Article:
Washington College Magazine

Underwater Studies Looking Up With Lookdown

July 25, 2013
The newest addition to Washington College’s fleet is called Lookdown, an eponymous name if ever there was one, since this boat’s primary function is to enable College students, faculty and researchers to do exactly that.

 Mapping the seafloor of the Chester River is a priority for the College’s Center for Environment & Society as part of its long-term goal to better understand the riverine system and its parent, the Chesapeake Bay.  A purpose-built platform like Lookdown will make this work more efficient, accurate and instructive for College students. 

“To have a boat dedicated to underwater mapping at an undergraduate institution, which will equip students with experience to rival that of graduate institutions, is extremely rare,” says Douglas Levin, CES associate director. A former scientist with the National Oceanic and Atmospheric Administration, Levin knew about the boat’s mapping abilities and realized the research opportunities it would bring to Washington College students. To conduct underwater mapping for NOAA, Lookdown—formerly a fast, heavy-duty Coast Guard port security vessel (bullet-proof hull and all)—underwent an upgrade that included adding extensive sonar equipment and a custom-built aluminum cabin.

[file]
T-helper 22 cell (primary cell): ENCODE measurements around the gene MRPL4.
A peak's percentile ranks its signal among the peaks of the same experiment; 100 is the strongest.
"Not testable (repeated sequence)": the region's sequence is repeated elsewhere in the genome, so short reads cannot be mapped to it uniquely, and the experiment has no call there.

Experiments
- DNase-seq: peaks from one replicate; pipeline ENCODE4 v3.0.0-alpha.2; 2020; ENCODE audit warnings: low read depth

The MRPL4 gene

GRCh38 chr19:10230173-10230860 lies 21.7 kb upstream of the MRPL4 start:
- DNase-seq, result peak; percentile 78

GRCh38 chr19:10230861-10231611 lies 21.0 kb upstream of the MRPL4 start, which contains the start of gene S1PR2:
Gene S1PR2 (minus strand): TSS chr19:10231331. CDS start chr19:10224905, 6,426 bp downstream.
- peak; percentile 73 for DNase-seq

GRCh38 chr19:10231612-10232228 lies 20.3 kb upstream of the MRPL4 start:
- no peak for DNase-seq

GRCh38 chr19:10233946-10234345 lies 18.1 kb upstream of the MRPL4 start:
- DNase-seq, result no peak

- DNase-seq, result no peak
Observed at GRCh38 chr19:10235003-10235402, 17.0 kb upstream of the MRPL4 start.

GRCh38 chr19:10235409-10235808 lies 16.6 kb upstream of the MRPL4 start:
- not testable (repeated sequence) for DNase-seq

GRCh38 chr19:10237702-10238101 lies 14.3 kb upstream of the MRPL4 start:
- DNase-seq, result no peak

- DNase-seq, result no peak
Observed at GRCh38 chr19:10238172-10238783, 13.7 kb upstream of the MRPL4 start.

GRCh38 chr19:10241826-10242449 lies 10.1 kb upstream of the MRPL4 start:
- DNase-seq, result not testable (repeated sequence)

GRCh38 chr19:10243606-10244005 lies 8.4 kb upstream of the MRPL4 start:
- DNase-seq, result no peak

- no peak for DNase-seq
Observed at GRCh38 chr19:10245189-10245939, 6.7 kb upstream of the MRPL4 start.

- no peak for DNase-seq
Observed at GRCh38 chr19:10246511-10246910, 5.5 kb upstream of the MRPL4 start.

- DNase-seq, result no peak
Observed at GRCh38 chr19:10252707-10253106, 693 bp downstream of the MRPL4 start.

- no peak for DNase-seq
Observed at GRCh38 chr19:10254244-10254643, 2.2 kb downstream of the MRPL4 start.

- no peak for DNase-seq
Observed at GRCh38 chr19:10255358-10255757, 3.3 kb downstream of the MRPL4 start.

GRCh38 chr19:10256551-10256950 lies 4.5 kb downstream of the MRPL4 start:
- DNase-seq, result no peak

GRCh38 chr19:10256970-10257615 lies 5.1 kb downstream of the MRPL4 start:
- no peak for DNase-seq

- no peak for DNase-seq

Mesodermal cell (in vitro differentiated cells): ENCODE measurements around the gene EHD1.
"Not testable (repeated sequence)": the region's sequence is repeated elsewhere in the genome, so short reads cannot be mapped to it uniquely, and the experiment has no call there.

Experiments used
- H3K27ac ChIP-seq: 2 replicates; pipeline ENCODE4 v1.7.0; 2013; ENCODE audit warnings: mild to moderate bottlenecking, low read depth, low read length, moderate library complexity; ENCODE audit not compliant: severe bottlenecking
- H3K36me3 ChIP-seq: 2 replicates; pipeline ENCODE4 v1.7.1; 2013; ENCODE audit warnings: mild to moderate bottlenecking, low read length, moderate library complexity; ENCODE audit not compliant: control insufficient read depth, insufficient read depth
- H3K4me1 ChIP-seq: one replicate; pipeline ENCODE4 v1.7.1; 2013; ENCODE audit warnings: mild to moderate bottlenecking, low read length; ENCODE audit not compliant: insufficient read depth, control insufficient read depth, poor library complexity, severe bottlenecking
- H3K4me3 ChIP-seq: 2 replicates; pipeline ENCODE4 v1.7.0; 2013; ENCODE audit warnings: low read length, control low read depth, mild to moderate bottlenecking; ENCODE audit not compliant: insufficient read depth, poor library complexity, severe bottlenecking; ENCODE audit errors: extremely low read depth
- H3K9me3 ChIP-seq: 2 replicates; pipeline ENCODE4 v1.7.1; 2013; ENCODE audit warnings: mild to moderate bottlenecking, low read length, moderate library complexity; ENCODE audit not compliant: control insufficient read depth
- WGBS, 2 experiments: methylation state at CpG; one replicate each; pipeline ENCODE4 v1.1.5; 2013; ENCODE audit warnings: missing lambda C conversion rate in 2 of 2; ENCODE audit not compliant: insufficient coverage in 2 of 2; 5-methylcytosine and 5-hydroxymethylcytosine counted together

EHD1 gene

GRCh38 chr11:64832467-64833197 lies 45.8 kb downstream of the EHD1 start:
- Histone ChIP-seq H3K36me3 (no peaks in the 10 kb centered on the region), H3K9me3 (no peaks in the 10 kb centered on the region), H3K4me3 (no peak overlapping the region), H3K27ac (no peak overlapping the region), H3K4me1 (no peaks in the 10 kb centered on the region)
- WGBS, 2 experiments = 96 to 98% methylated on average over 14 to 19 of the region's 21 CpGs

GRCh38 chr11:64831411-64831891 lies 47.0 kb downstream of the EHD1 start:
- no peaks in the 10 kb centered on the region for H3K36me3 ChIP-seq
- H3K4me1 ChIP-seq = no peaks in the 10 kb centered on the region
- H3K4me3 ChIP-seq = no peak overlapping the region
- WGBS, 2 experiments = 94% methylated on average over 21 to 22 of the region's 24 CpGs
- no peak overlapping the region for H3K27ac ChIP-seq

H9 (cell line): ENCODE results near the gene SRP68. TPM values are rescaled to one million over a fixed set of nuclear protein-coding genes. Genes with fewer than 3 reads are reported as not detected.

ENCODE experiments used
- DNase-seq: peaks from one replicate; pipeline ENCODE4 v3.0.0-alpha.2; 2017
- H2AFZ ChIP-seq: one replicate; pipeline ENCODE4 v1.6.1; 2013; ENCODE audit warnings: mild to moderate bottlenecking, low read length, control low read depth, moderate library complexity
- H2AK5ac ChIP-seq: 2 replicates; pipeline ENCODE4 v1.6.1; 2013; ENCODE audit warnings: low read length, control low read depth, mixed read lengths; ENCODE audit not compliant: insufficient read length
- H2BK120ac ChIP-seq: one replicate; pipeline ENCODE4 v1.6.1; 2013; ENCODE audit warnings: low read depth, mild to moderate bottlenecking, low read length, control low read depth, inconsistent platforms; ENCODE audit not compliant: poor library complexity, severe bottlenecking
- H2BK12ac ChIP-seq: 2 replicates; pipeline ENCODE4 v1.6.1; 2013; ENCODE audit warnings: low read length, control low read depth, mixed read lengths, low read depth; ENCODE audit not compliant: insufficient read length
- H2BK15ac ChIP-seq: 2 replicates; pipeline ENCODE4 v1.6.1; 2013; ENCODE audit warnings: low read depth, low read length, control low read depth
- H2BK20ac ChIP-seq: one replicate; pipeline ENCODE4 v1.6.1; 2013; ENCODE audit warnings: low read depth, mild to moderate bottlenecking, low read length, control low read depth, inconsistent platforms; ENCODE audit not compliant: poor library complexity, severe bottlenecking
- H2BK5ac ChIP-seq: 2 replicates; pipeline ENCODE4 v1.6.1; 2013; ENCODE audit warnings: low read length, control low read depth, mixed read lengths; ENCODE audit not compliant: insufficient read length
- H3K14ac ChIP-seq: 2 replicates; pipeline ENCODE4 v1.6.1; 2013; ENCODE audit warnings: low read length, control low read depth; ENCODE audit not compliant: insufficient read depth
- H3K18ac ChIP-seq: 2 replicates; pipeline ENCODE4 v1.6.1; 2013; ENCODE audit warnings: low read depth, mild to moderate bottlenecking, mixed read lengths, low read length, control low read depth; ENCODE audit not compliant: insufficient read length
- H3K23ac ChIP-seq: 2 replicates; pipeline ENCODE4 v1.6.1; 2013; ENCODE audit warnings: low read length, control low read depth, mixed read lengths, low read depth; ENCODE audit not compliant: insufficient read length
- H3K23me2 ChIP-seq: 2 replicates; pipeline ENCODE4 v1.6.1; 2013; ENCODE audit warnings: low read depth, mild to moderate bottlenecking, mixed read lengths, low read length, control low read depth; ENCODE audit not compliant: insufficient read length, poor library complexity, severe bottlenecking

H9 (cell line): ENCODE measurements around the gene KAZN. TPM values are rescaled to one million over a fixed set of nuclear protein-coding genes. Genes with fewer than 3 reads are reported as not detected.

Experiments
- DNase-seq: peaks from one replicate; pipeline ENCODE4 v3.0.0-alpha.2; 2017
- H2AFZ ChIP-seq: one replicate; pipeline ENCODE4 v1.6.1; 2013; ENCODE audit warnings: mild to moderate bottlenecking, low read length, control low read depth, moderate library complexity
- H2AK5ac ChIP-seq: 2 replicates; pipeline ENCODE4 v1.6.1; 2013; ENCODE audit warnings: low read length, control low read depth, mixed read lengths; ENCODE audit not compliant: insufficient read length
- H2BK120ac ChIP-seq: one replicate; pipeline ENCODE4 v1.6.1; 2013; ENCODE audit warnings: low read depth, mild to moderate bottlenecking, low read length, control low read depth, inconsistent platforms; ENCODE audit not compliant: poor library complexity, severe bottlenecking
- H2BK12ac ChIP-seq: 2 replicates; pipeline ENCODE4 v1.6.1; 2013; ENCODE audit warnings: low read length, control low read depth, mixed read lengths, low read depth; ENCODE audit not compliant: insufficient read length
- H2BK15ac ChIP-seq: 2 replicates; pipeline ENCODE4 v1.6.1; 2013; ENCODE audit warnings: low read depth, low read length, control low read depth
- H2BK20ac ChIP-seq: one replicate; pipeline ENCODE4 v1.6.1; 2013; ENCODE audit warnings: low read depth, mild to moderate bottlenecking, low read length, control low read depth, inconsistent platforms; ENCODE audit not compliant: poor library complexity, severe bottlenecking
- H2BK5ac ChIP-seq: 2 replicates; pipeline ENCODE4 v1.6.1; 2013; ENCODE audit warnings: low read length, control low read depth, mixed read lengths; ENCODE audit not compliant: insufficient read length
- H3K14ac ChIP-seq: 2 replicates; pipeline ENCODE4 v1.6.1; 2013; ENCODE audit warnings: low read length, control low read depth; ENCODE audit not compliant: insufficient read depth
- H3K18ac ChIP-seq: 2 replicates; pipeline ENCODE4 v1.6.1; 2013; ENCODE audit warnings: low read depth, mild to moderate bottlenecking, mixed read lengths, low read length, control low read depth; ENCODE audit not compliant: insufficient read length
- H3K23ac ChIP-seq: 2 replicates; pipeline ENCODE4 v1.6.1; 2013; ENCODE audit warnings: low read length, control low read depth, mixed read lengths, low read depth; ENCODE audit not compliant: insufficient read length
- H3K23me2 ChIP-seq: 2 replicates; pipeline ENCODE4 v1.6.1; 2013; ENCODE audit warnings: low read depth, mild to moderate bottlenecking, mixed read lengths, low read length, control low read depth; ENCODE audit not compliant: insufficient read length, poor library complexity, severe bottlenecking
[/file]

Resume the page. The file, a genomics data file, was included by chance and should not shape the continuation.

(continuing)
Lookdown’s captain, Michael Gosman, says another bonus is the boat’s size. Small and versatile, it needs few crew and is easily hauled from the water and trailered to different research areas. “Lookdown’s small size will also allow scientists to map and conduct research on delicate coastal environments which were not previously accessible using larger research vessels,” Gosman says. “This type of technology will allow for strategic environmental planning as well as invaluable research experience.”

Last modified on Jul. 25th, 2013 at 9:56am by Kristen Hammond.